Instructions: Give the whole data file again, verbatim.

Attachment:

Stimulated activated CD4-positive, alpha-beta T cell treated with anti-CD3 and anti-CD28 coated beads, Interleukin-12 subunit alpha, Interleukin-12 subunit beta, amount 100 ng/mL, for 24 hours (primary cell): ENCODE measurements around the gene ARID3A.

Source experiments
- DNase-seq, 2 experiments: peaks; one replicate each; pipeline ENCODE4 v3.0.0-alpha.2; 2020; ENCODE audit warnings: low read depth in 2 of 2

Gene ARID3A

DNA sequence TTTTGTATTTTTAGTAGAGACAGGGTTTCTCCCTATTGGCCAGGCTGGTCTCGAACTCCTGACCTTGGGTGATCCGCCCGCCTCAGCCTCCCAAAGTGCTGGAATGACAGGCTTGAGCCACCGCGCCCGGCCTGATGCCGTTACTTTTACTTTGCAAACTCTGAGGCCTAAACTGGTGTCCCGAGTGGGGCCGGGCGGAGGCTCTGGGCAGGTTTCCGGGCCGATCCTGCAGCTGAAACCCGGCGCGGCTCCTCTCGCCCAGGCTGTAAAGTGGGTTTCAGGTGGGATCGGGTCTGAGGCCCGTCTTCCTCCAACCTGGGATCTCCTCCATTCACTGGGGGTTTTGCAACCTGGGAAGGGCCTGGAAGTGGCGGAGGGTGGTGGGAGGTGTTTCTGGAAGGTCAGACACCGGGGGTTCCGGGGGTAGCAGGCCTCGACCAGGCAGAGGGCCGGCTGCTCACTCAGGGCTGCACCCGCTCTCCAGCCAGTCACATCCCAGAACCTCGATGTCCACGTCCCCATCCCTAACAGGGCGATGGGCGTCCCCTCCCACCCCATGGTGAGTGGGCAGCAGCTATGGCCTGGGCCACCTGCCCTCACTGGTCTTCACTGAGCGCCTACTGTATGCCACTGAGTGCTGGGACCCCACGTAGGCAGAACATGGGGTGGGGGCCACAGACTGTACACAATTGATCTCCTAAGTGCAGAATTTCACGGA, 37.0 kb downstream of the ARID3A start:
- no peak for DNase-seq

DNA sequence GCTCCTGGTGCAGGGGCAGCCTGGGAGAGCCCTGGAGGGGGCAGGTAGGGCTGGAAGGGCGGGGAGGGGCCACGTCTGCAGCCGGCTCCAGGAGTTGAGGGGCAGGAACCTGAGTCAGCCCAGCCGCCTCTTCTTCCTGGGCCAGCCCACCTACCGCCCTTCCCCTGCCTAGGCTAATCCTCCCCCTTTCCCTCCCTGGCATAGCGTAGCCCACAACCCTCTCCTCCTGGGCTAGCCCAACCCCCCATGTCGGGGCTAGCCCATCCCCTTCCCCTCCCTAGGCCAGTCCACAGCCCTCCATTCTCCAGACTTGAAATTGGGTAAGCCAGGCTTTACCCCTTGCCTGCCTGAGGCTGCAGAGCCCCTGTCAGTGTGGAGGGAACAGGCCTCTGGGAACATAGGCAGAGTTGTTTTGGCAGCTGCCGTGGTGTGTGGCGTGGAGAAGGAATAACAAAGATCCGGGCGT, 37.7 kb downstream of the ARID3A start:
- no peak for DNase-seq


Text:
Stimulated activated CD4-positive, alpha-beta T cell treated with anti-CD3 and anti-CD28 coated beads, Interleukin-12 subunit alpha, Interleukin-12 subunit beta, amount 100 ng/mL, for 24 hours (primary cell): ENCODE measurements around the gene ARID3A.

Source experiments
- DNase-seq, 2 experiments: peaks; one replicate each; pipeline ENCODE4 v3.0.0-alpha.2; 2020; ENCODE audit warnings: low read depth in 2 of 2

Gene ARID3A

DNA sequence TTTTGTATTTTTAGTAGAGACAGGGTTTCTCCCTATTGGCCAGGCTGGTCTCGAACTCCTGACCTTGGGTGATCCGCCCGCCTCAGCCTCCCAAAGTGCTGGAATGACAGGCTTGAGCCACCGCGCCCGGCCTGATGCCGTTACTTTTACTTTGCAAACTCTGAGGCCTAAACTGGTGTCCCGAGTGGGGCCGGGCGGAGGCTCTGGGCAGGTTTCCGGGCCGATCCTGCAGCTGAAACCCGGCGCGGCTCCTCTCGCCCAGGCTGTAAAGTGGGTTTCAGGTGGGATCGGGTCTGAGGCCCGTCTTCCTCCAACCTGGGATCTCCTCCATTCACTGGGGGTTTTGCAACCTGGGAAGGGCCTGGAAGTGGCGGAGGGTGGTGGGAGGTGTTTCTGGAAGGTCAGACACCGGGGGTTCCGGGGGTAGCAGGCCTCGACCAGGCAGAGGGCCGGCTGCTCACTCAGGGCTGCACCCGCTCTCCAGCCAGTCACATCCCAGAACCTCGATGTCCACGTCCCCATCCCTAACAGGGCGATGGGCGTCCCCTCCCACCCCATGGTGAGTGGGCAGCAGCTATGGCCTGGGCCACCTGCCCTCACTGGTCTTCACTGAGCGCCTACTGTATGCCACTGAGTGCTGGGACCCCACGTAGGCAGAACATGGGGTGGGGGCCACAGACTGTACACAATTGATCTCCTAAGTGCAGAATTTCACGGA, 37.0 kb downstream of the ARID3A start:
- no peak for DNase-seq

DNA sequence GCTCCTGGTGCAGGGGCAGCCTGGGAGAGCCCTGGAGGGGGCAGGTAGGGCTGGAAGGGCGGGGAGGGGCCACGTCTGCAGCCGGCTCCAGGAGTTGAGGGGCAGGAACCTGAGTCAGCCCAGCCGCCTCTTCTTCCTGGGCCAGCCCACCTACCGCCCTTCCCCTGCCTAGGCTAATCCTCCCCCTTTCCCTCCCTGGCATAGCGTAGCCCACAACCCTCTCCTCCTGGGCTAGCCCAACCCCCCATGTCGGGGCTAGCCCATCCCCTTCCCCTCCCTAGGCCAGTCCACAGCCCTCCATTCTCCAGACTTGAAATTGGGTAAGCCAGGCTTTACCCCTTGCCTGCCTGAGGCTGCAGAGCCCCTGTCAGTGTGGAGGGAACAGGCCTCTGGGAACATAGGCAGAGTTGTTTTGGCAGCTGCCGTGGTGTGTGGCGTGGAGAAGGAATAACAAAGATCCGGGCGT, 37.7 kb downstream of the ARID3A start:
- no peak for DNase-seq